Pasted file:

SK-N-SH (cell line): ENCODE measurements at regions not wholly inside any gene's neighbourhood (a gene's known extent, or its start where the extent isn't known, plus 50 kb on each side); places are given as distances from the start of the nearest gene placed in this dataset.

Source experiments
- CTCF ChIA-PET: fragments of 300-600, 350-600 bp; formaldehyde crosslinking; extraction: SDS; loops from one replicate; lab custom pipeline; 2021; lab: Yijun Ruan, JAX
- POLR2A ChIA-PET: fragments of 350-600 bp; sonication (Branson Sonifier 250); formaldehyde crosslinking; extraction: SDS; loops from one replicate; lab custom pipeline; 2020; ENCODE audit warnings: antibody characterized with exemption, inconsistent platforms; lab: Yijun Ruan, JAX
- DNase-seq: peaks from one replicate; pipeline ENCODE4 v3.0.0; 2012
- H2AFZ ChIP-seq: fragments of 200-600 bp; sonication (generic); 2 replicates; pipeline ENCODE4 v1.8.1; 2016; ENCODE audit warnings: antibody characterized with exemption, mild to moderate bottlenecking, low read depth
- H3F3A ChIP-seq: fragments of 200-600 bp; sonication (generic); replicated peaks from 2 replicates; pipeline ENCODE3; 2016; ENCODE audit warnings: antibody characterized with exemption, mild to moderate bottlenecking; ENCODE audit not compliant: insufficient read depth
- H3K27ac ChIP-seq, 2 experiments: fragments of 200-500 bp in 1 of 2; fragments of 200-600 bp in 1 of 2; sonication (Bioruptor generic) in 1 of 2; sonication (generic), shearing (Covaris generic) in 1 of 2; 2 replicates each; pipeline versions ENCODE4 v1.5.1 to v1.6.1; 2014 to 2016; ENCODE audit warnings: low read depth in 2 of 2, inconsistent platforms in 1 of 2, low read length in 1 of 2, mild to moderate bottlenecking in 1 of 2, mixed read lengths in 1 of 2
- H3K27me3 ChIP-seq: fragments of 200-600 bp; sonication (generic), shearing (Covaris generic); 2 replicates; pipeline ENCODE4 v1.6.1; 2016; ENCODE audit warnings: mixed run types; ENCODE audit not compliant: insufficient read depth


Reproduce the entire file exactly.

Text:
SK-N-SH (cell line): ENCODE measurements at regions not wholly inside any gene's neighbourhood (a gene's known extent, or its start where the extent isn't known, plus 50 kb on each side); places are given as distances from the start of the nearest gene placed in this dataset.

Source experiments
- CTCF ChIA-PET: fragments of 300-600, 350-600 bp; formaldehyde crosslinking; extraction: SDS; loops from one replicate; lab custom pipeline; 2021; lab: Yijun Ruan, JAX
- POLR2A ChIA-PET: fragments of 350-600 bp; sonication (Branson Sonifier 250); formaldehyde crosslinking; extraction: SDS; loops from one replicate; lab custom pipeline; 2020; ENCODE audit warnings: antibody characterized with exemption, inconsistent platforms; lab: Yijun Ruan, JAX
- DNase-seq: peaks from one replicate; pipeline ENCODE4 v3.0.0; 2012
- H2AFZ ChIP-seq: fragments of 200-600 bp; sonication (generic); 2 replicates; pipeline ENCODE4 v1.8.1; 2016; ENCODE audit warnings: antibody characterized with exemption, mild to moderate bottlenecking, low read depth
- H3F3A ChIP-seq: fragments of 200-600 bp; sonication (generic); replicated peaks from 2 replicates; pipeline ENCODE3; 2016; ENCODE audit warnings: antibody characterized with exemption, mild to moderate bottlenecking; ENCODE audit not compliant: insufficient read depth
- H3K27ac ChIP-seq, 2 experiments: fragments of 200-500 bp in 1 of 2; fragments of 200-600 bp in 1 of 2; sonication (Bioruptor generic) in 1 of 2; sonication (generic), shearing (Covaris generic) in 1 of 2; 2 replicates each; pipeline versions ENCODE4 v1.5.1 to v1.6.1; 2014 to 2016; ENCODE audit warnings: low read depth in 2 of 2, inconsistent platforms in 1 of 2, low read length in 1 of 2, mild to moderate bottlenecking in 1 of 2, mixed read lengths in 1 of 2
- H3K27me3 ChIP-seq: fragments of 200-600 bp; sonication (generic), shearing (Covaris generic); 2 replicates; pipeline ENCODE4 v1.6.1; 2016; ENCODE audit warnings: mixed run types; ENCODE audit not compliant: insufficient read depth